They're Rivals And 3 Most Powerful Execs: Packaged Goods: Heads of P&G, Colgate, Unilever Looking Global

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They work for fierce global rivals Procter & Gamble Co., Unilever and Colgate-Palmolive Co. But as upper-level ad executives at major package-goods marketers, they have a few things in common.

Three of marketing's most powerful executives are each taking a more global approach as they look for ways to get more bang for advertising bucks, pounds and other currencies. The sheer weight of their budgets, along with their influence in marketing and advertising, have earned them inclusion in Advertising Age's Power 50.

Denis Beausejour, who assumed the No. 2 advertising job at P&G late last month as the company seeks to shave marketing spending from 25% to 20% of net sales, brings a global perspective to his new job. Colgate-Palmolive's Roger Godbeer is spearheading efforts to create new global audience-measurement standards as he oversees Colgate's own recently implemented global agency approach with Young & Rubicam. And Unilever's Ronald Latham is overseeing the second year of a performance bonus system he implemented for global agencies.


At 38, Mr. Beausejour is the youngest member of the group, and oversees the biggest pot of money in P&G's $3.3 billion global budget.

The Canadian native also has arguably the toughest job of the trio. As VP-advertising, he manages the advertising process and P&G's agency relationships during what his boss, Senior VP-Advertising, Market Research & Public Affairs Robert L. Wehling, dubbed "Marketing Breakthrough 2000."

Reducing the share of P&G's revenue spent on marketing to 20% of sales by 2000 is the goal. But the initiative is really about improving productivity and delivering bigger volume and share increases, not cutting costs, Mr. Beausejour says.

Agency executives familiar with Mr. Beausejour from Asia, where he spent more than a decade, saw him improving results there by pushing for better creative.

One agency executive says Mr. Beausejour "really raised the bar in developing better advertising" in China, driving for ad lines that made maximum impact in the musical strains of the Chinese language. On Mr. Beausejour's watch, China became P&G's strongest market in the developing world, generating what competitors estimate is up to $500 million in sales.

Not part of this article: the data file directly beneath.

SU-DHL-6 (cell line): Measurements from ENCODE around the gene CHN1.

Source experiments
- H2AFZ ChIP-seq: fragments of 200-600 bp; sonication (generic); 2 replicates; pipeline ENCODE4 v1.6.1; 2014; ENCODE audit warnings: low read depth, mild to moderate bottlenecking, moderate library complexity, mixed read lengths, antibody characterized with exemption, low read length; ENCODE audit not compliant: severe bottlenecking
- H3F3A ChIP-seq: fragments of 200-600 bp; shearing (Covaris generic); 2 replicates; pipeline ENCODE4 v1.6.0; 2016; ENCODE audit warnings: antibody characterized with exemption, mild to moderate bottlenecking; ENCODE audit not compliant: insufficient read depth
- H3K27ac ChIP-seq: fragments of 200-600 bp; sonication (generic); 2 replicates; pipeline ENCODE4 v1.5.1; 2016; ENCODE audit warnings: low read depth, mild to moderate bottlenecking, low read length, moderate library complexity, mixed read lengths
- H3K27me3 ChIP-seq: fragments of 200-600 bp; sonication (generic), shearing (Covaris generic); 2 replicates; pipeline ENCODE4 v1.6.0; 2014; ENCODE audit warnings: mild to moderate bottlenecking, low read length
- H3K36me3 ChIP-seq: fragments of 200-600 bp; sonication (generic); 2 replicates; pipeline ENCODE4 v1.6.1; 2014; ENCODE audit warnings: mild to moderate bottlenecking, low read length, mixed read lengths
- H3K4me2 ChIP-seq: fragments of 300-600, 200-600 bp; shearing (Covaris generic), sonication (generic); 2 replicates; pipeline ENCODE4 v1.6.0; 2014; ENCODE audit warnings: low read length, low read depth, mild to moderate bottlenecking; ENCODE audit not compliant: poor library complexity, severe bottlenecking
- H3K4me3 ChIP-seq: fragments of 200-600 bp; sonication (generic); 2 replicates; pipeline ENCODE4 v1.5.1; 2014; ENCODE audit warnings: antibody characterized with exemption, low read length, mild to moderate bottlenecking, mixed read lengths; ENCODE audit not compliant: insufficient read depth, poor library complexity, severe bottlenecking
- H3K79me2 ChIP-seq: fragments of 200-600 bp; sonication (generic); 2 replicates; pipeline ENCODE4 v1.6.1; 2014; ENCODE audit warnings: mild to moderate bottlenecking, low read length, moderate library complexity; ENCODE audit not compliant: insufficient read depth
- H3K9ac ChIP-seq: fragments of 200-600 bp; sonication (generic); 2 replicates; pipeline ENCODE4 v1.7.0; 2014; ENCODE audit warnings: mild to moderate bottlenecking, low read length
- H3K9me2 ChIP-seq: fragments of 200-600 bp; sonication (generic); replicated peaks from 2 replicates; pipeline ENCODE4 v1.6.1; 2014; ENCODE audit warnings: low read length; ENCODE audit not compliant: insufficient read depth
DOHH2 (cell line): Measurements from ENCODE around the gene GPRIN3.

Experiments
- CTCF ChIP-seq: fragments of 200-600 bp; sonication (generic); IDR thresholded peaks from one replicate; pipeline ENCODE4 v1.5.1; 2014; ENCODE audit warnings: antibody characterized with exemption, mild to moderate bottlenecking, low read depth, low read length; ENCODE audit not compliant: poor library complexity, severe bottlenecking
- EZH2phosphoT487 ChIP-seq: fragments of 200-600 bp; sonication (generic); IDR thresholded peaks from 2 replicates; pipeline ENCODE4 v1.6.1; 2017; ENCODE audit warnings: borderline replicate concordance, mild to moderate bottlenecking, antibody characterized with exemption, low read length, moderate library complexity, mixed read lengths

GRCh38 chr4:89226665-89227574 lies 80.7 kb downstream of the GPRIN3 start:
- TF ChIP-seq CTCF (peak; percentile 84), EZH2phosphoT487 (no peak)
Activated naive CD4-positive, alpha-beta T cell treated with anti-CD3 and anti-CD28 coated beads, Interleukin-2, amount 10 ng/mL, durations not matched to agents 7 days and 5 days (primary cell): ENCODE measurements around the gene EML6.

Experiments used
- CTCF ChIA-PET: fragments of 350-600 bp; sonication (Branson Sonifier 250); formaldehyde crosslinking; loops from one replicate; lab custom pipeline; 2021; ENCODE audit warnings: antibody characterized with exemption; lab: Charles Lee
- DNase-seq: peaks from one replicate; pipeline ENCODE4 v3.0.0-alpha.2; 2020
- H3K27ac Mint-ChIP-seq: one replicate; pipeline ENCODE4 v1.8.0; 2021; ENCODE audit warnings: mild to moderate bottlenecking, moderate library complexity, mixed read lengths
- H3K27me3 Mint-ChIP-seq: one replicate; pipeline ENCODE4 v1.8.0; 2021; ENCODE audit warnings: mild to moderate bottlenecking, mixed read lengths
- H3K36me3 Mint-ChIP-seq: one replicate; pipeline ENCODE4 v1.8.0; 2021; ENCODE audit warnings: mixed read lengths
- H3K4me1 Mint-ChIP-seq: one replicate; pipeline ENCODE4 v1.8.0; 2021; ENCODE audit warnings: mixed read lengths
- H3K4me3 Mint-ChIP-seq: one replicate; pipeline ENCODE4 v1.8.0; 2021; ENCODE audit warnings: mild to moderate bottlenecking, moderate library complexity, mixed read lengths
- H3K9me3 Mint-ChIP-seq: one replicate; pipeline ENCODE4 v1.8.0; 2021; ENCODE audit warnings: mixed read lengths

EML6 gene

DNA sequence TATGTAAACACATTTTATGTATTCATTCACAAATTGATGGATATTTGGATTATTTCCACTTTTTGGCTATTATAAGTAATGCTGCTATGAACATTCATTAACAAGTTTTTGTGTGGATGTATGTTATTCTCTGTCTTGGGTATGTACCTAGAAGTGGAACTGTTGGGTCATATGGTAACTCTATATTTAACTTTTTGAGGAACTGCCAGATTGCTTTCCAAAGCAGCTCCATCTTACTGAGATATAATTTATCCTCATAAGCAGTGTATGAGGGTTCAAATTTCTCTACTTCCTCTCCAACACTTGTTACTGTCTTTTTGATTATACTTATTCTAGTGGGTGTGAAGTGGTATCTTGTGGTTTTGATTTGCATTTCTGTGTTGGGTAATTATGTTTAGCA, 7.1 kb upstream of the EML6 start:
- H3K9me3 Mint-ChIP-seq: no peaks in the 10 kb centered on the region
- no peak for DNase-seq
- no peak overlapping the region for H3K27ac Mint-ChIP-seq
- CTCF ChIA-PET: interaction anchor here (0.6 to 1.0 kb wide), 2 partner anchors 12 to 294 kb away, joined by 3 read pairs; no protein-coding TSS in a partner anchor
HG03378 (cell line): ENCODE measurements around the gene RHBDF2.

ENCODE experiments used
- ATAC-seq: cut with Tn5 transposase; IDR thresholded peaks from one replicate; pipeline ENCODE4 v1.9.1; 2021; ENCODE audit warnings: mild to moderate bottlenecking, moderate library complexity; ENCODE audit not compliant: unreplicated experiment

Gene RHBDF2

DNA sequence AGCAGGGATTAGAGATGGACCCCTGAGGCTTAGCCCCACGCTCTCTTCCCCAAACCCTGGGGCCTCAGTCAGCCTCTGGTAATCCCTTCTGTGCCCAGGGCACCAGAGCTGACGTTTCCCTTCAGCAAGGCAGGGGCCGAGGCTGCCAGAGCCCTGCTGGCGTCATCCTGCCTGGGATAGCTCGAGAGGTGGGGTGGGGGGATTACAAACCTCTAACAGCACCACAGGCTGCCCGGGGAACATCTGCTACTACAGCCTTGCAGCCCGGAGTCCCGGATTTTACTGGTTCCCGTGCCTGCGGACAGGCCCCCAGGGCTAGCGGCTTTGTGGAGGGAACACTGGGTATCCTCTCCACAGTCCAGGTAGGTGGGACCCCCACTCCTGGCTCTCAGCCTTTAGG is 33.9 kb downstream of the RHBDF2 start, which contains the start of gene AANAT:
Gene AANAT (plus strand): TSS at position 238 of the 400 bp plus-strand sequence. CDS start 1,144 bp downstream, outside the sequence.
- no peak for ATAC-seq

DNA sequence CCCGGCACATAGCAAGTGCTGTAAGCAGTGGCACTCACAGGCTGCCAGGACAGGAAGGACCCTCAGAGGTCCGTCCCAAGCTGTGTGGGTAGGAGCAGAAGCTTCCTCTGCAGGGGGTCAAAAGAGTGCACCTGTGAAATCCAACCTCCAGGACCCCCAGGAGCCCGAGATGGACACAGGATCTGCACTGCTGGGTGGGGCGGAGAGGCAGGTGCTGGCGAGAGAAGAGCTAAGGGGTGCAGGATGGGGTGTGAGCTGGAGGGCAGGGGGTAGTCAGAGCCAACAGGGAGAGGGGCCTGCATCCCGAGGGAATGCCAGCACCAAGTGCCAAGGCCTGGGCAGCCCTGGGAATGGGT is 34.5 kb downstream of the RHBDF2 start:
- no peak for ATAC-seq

Another Asian agency executive calls Mr. Beausejour "a strong advocate of advertising and doing the unexpected."

In all of the markets where he worked, including Australia, Japan and China, ads "weren't obviously within the P&G mold," the executive says.

One example was an Australian TV ad for Oil of Ulan (Olay in the U.S.) that spoofed the movie "Top Gun." A young pilot at an airfield recognizes a teacher who he mistakenly thinks was a fellow student in his school. She looks younger because she uses the skin cream.

Versions of the ad ran for three years in the late 1980s and in three other P&G regions, and became one of P&G's early "global success models"-ads that are applied successfully in several national markets.

Spoofs may be outside P&G's mold, but Mr. Beausejour saw the ad as a success in conventional P&G terms.

"We considered it successful for one reason: It built the business," he says. "My philosophy about advertising is that in the end, it can only be assessed in one way-what effect did it have on sales, volume and share?"

To accomplish that, ads must be "truly insightful .*.*. touching on a human truth and executed in an engaging and authentic way," Mr. Beausejour says.

Key to finding such truths is understanding consumers, he says: "We want to know the six inches between consumers' ears better than anybody else in the business."